Bella Martha (2001)


(director/writer: Sandra Nettelbeck; cinematographer: Michael Bertl; editor: Mona Bräuer; music: Manfred Eicher/David Darling/Keith Jarrett/Arvo Pärt; cast: Martina Gedeck (Martha Klein), Sergio Castellitto (Mario), Maxime Foerste (Lina), August Zirner (Therapist), Ulrich Thomsen (Sam Thalberg), Sibylle Canonica (Frida), Katja Studt (Lea), Oliver Broumis (Jan), Diego Ribon (Giuseppe); Runtime: 105; MPAA Rating: PG; producers: Karl Baumgartner/Christoph Friedel; Paramount Classics; 2001-Germany /Italy/ Austria/Switzerland)
“This mostly food-as-metaphor-for-life story, never got past the kitchen and never got past thinking how clever its metaphors were.”

Reviewed by Dennis Schwartz

Mostly Martha is a middle-brow arthouse flick about a highly skilled but uptight thirtysomething single lady chef, Martha Klein (Martina Gedeck). She works in a posh Hamburg restaurant, and must because of necessity change her lifestyle and loosen up. The ingredients thrown together in this mostly predictable romantic comedy consist of too much sentimental goo and airy confections, and the laughs seemed canned and garnished from the medium of TV sitcom. Director and writer Sandra Nettelbeck — whose previous screen credits, not surprisingly, come from made-for-German TV movies — shows her insecurities as a filmmaker by telegraphing every important event by an unnecessary scene and repeating scenes without any purpose except to make sure the viewer gets the obvious message that love has been the missing ingredient in chef Martha’s lonely but orderly workaholic life.

What worked very well were the delicious food scenes that appealed to one’s appetite in a mouth watering way: where the chef talks passionately about preparing a tender pigeon with truffles dish, about the humane way to kill a lobster is by breaking its neck and not boiling it, watching her intensely cook her specialty of foie gras at just the right temperature, and her perfection as a first-class chef, one of the best in Hamburg, is shown in her cooking a variety of brilliantly looking different fishes and meats. The tense atmosphere in the working kitchen smelled just right and should appeal to the viewer with a culinary palate. But unfortunately, the script had to stop all this kitchen work and tell a story.

A car accident killing Martha’s sister leaves Lina (Maxime Foerste), her stubborn eight-year-old daughter, in her care. The Italian father Giuseppe has no idea he fathered a daughter and lives in an undisclosed part of Italy, but because the girl wants to live with her father Martha promises that she will try everything possible to contact him. The main part of the film tells about the difficulties Martha has in relating to her niece, who is still very upset about her loss and becomes difficult to talk to. Lina does poorly in school, refuses to eat, and since she can’t get a dependable babysitter and the girl can’t be left alone at night when Martha’s at work, Martha therefore has to take her to work which causes some additional problems. The starchy restaurant owner (Canonica) hires a master Italian sous-chef, Mario (Sergio Castellitto), to help Martha, but he has the opposite personality and disturbs her by bringing his free-spirited fun-loving lifestyle of laughter and song into the kitchen. The first time he pops his beaming self into the kitchen, you know his part in the film is to be the love interest of Martha. He also melts the chill Lina has in her period of mourning and through his charm gets her to eat some of his spaghetti offerings. He courts Martha by preparing tasty Italian meals of pasta, roasted peppers, and sauted eggplant, and in his climax move he blindfolds her and gets her to name the ingredients in the soup he specially prepared for her.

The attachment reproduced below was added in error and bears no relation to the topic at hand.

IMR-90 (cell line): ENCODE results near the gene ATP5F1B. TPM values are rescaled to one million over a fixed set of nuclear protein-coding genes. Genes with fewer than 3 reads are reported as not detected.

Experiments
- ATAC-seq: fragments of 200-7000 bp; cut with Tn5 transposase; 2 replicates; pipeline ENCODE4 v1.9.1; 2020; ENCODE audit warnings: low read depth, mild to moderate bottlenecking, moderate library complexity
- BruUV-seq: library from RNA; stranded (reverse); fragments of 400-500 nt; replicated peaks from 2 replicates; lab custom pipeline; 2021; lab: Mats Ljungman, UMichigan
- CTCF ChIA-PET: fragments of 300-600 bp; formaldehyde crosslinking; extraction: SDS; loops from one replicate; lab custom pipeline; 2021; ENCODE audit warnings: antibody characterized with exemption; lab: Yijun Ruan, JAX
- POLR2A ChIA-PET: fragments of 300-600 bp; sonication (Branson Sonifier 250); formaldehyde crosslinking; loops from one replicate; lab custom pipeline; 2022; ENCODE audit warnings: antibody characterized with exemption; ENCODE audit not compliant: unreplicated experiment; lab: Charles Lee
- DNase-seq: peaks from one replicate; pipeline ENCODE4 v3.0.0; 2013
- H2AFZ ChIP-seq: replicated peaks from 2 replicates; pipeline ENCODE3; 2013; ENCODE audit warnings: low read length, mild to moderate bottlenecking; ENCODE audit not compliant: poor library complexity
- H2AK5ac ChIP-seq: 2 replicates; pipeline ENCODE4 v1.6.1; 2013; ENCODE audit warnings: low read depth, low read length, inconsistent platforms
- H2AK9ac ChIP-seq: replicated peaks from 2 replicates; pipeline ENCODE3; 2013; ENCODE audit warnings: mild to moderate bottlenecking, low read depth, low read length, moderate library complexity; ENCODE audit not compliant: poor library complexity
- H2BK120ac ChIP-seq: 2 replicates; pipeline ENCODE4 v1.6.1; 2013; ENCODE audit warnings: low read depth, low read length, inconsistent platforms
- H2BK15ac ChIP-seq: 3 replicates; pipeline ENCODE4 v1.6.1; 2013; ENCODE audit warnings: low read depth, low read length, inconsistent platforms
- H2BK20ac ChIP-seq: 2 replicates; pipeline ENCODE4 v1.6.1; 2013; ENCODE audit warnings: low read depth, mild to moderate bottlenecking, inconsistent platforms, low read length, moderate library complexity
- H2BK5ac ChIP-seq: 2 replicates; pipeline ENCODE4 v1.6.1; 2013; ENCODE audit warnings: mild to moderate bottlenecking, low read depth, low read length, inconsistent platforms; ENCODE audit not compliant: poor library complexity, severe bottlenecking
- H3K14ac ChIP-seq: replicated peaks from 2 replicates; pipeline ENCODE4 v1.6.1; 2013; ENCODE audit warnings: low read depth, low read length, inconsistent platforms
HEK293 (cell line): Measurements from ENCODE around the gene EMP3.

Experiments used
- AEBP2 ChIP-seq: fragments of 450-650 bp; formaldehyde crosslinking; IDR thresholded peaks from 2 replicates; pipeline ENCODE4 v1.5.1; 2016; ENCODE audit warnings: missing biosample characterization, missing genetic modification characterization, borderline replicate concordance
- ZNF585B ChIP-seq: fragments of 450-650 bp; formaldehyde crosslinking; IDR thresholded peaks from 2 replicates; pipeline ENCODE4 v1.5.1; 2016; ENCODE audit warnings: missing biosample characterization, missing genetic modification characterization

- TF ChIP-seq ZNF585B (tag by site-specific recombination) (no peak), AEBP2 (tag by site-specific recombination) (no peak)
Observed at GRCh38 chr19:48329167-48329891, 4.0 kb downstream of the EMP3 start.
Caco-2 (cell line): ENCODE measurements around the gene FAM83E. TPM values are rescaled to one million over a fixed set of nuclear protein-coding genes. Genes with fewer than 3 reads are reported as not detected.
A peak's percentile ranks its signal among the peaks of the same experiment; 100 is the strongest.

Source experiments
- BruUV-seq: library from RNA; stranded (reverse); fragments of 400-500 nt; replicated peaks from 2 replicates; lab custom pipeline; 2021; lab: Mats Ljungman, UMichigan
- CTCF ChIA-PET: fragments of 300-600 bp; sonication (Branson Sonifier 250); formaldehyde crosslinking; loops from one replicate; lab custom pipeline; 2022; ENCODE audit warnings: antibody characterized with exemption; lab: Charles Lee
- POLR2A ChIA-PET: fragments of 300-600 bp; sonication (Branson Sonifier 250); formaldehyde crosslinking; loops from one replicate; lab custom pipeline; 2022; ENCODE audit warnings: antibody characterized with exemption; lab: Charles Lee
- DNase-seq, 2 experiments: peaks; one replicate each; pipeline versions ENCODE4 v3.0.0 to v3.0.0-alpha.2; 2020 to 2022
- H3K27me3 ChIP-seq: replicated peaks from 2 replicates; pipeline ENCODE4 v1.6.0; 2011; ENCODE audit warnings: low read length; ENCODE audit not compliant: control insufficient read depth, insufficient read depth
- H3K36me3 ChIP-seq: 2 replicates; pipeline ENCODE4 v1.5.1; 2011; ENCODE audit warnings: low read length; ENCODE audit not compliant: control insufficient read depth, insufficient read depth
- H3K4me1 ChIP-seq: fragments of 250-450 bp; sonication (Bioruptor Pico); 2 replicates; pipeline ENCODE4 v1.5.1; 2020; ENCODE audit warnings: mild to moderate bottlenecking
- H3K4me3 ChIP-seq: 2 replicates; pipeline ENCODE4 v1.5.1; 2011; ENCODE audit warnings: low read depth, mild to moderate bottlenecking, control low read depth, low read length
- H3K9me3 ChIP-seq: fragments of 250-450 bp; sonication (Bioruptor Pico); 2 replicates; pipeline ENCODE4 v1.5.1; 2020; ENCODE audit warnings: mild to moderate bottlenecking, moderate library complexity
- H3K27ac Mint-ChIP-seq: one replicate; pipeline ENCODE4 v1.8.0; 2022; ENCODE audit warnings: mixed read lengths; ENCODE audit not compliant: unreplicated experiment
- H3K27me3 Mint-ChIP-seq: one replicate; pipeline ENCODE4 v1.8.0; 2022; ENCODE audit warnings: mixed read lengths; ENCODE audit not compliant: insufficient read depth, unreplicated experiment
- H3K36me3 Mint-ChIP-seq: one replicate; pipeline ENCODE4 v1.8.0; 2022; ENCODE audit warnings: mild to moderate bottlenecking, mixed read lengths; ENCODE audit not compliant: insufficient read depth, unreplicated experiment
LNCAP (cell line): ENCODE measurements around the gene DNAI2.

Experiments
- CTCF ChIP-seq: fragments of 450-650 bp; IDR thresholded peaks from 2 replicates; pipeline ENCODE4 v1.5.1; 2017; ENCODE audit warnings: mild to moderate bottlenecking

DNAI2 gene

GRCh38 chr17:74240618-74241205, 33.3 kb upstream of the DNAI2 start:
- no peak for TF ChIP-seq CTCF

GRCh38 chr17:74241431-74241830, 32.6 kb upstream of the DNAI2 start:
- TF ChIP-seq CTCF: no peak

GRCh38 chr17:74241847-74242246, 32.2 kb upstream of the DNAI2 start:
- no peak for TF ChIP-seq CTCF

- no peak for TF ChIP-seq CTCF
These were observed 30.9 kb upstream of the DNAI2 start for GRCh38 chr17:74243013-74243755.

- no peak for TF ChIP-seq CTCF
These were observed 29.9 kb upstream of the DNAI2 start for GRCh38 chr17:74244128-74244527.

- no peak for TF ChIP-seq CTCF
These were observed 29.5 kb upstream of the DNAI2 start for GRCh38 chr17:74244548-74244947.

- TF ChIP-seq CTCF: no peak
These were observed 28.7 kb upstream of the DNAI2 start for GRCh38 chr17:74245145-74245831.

Of course, Martha is transformed by the love she shows to Lina and will receive that love back after the headstrong girl warms up to her. This proves to better therapy than the one she is receiving from her Freudian shrink (Zirner). To him, Martha only talks about the dishes she prepared.

The shots of Hamburg in all its dull tidiness and cold greyness were handsomely done. But what proved to be the film’s lifeforce was Foerste’s Lina, her performance was an emotionally rich and realistic portrait of a little girl who is confused by the tragedy that befell her and acts appropriately as a girl her age might under such trying circumstances. Sergio Castellitto was lively as the good-hearted lover, while Martina Gedeck was convincing as the compulsive chef who also had a big heart. Though this romantic comedy had the right message about bringing passion to one’s life as the true ingredient that keeps one human, it nevertheless failed to say anything except what was obvious. Mostly Martha got stuck in how predictable everything was and the sitcom happy ending with wedding bells about to ring, left the film simmering in that cliché. It also was left lingering with too many overdone scenes with Martha going into a funk over a messy kitchen and unrealistically tearing into customers who complain about her cooking. This mostly food-as-metaphor-for-life story, never got past the kitchen and never got past thinking how clever its metaphors were.